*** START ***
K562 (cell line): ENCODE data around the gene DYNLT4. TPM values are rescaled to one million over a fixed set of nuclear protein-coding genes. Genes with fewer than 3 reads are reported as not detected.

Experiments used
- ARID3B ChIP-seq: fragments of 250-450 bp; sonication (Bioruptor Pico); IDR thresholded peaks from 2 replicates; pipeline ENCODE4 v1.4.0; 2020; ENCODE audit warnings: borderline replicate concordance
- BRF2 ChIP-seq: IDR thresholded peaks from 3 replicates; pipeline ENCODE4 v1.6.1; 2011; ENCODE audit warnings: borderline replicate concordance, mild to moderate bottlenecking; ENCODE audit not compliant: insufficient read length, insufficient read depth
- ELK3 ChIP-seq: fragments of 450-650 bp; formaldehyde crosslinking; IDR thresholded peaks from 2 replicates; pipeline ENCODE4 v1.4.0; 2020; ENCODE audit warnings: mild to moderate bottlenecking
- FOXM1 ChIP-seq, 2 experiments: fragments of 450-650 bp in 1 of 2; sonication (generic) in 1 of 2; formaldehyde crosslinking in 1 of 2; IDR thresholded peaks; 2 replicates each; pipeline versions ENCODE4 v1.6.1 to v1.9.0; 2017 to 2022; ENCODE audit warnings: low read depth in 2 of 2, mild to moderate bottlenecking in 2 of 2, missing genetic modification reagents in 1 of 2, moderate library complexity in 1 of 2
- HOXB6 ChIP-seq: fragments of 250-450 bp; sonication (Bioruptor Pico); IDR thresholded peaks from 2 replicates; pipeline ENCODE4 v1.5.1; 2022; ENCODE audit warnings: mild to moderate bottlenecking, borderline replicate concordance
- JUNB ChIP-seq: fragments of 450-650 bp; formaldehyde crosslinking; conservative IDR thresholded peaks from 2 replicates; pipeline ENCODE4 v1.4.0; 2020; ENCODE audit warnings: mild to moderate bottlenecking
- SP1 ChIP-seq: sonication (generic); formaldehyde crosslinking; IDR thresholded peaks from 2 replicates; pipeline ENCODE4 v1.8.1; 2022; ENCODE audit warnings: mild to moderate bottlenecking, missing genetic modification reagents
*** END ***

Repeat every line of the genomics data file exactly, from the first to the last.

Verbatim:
K562 (cell line): ENCODE data around the gene DYNLT4. TPM values are rescaled to one million over a fixed set of nuclear protein-coding genes. Genes with fewer than 3 reads are reported as not detected.

Experiments used
- ARID3B ChIP-seq: fragments of 250-450 bp; sonication (Bioruptor Pico); IDR thresholded peaks from 2 replicates; pipeline ENCODE4 v1.4.0; 2020; ENCODE audit warnings: borderline replicate concordance
- BRF2 ChIP-seq: IDR thresholded peaks from 3 replicates; pipeline ENCODE4 v1.6.1; 2011; ENCODE audit warnings: borderline replicate concordance, mild to moderate bottlenecking; ENCODE audit not compliant: insufficient read length, insufficient read depth
- ELK3 ChIP-seq: fragments of 450-650 bp; formaldehyde crosslinking; IDR thresholded peaks from 2 replicates; pipeline ENCODE4 v1.4.0; 2020; ENCODE audit warnings: mild to moderate bottlenecking
- FOXM1 ChIP-seq, 2 experiments: fragments of 450-650 bp in 1 of 2; sonication (generic) in 1 of 2; formaldehyde crosslinking in 1 of 2; IDR thresholded peaks; 2 replicates each; pipeline versions ENCODE4 v1.6.1 to v1.9.0; 2017 to 2022; ENCODE audit warnings: low read depth in 2 of 2, mild to moderate bottlenecking in 2 of 2, missing genetic modification reagents in 1 of 2, moderate library complexity in 1 of 2
- HOXB6 ChIP-seq: fragments of 250-450 bp; sonication (Bioruptor Pico); IDR thresholded peaks from 2 replicates; pipeline ENCODE4 v1.5.1; 2022; ENCODE audit warnings: mild to moderate bottlenecking, borderline replicate concordance
- JUNB ChIP-seq: fragments of 450-650 bp; formaldehyde crosslinking; conservative IDR thresholded peaks from 2 replicates; pipeline ENCODE4 v1.4.0; 2020; ENCODE audit warnings: mild to moderate bottlenecking
- SP1 ChIP-seq: sonication (generic); formaldehyde crosslinking; IDR thresholded peaks from 2 replicates; pipeline ENCODE4 v1.8.1; 2022; ENCODE audit warnings: mild to moderate bottlenecking, missing genetic modification reagents